1991 also saw Tom involved in a number of high-quality projects in the U.K. including two benefits, The Simple Truth and the 30th Anniversary of Amnesty International, aired in the States on MTV. Backed at both events by members of Pink Floyd, Tom was in the company of Paul Simon, Whitney Houston, Sinead O'Connor, Gloria Estefan, Lisa Stansfield, Seal and many more. Towards the end of the year, Tom was asked to participate in The Ghosts of Oxford Street, a new Christmas production conceived and directed by legendary punk impressario Malcolm Maclaren. Tom was cast alongside Sinead O'Connor, Happy Mondays, Kirsty McColl and The Pogues. He sang two songs within the context of the story, including Nobody Knows You When You're Down And Out produced by Dave Stewart.

1992 was an exciting year for Tom. His new six-part television series, Tom Jones: THE RIGHT TIME, produced for the national independent ITV network in the U.K., aired in the summer to wide critical and commercial appeal. The six half-hour segments are music-based and designed in a way unique to television formats. Guest artists include: The Chieftains, Joe Cocker, EMF, Erasure, Bob Geldof, David Gilmore, Daryl Hall, Al Jarreau, Cyndi Lauper, Lyle Lovett, Mica Paris, Sam Moore, Shakespears Sister, Curtis Steiger and Stevie Wonder. The series aired in the U.S. on VH-1.

Following production of THE RIGHT TIME, Tom accepted an invitation to perform as the "special guest" at the Glastonbury Festival of Contemporary Performing Arts, in Somerset, England. Now in its twenty-second year, it is the largest festival in Europe, with four stages that showcase contemporary, alternative, jazz and world-music artists as well as performers of other medium. Tom stunned an audience of 75,000 at sundown, giving perhaps the watershed performance of his latter career.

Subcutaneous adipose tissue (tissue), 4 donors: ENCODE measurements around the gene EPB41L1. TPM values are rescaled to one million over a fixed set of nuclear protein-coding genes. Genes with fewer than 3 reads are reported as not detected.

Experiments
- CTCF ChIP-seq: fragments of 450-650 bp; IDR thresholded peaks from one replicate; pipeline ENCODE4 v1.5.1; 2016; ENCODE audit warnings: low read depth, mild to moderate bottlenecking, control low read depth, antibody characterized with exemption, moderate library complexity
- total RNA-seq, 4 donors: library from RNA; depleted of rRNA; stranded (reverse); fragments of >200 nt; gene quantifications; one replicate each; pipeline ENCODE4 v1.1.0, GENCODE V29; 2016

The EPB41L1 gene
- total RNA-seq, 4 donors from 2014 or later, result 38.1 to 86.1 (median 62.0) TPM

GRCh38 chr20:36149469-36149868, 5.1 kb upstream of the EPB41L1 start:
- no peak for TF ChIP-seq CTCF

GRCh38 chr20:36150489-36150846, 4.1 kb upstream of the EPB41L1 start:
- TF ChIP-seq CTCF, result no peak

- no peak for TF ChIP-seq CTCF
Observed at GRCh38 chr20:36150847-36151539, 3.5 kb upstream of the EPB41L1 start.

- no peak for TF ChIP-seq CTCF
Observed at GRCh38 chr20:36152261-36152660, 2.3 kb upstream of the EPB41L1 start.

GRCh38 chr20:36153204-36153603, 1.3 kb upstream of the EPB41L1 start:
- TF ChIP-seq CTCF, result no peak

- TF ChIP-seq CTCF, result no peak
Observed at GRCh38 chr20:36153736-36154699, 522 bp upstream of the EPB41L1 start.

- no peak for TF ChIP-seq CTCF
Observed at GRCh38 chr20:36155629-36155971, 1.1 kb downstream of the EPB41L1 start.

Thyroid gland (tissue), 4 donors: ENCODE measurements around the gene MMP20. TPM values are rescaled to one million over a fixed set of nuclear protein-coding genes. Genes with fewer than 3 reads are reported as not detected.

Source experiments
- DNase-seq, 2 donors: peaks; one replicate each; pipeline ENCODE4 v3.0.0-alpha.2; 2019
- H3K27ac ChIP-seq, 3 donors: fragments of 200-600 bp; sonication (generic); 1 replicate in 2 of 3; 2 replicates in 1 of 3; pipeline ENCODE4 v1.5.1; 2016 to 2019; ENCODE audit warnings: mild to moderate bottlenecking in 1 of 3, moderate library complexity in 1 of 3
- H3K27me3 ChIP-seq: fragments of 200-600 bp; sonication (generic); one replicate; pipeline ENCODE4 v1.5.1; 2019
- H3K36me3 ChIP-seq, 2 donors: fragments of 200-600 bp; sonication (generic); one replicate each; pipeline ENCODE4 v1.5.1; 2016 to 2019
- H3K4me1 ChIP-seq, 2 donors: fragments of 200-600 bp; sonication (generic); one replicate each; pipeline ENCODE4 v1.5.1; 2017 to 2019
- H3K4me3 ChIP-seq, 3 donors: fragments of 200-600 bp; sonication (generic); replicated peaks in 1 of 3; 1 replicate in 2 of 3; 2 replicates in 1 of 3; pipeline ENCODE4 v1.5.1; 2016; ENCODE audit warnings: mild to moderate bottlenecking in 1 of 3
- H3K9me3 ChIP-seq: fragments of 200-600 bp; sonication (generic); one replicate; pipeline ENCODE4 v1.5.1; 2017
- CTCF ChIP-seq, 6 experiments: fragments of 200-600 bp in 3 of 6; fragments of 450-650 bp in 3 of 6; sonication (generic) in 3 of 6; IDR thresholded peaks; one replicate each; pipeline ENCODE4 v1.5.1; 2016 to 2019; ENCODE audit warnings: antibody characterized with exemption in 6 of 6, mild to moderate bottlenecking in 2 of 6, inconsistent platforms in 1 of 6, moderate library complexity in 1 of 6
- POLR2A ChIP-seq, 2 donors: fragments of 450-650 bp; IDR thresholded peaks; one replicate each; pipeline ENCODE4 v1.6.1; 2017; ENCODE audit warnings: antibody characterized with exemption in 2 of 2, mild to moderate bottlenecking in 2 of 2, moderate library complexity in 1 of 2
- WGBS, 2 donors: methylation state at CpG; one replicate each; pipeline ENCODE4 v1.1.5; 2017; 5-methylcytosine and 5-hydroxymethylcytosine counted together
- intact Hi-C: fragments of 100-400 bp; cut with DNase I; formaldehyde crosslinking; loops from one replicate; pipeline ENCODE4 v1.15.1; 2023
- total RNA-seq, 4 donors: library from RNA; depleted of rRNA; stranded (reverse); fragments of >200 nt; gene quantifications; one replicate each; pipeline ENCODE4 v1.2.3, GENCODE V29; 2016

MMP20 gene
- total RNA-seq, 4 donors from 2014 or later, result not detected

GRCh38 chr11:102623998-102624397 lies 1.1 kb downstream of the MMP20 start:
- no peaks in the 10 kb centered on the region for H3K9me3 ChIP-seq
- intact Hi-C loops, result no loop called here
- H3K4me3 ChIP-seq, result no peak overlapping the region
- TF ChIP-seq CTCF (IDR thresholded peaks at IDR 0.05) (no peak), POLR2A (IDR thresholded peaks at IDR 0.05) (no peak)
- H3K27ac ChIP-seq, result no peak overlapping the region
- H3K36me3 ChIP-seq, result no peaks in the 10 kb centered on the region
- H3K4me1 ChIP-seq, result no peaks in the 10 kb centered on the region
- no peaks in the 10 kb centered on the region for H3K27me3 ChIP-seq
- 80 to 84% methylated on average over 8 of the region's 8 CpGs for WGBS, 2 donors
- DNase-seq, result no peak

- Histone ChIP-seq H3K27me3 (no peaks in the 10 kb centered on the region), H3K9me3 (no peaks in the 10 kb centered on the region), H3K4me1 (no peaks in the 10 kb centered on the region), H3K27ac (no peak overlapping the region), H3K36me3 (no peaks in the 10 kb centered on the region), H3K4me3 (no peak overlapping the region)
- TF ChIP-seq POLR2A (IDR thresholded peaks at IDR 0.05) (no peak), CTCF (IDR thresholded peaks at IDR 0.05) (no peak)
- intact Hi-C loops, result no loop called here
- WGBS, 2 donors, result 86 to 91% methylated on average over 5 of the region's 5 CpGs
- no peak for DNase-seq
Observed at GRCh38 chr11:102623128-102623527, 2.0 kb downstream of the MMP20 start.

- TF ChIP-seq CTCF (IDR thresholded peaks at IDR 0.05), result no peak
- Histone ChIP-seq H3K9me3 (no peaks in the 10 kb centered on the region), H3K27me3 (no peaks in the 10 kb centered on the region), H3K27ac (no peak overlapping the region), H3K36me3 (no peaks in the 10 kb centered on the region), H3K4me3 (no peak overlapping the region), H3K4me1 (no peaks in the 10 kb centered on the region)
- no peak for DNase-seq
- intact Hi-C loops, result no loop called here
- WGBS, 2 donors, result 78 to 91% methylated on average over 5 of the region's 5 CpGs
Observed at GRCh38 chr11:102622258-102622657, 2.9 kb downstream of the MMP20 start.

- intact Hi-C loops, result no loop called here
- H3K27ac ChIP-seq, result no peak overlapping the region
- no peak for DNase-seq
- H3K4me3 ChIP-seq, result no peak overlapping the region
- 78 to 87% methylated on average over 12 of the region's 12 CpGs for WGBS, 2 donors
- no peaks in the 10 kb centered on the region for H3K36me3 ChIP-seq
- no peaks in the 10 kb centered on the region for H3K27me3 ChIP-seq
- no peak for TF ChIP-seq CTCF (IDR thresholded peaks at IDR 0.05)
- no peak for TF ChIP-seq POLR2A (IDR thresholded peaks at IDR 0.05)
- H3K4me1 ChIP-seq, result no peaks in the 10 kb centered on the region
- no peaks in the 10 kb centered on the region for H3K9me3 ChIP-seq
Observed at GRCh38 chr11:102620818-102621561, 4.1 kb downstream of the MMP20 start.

In November 1992, Tom appeared as himself on the animated hit comedy show The Simpsons. As Marge temporarily finds work at the plant, her boss kidnaps Tom in a plot to seduce her. In the end, Homer makes a chivalrous stand for his wife, and Tom serenades the two of them with It's Not Unusual. Finally, the year closed with a truly special experience: participation in a live stage performance of Dylan Thomas' Under Milkwood, directed by Sir Anthony Hopkins, in aid of The Prince's Trust and performed in the presence of HRH.

Tom began 1993 with a recorded version of the Rolling Stones' classic Gimme Shelter with alternative band New Model Army, released on the independent label Food Records (EMI) in March. The song is part of a multi-record project that will benefit the national U.K. charity Shelter, which has long worked for the homeless.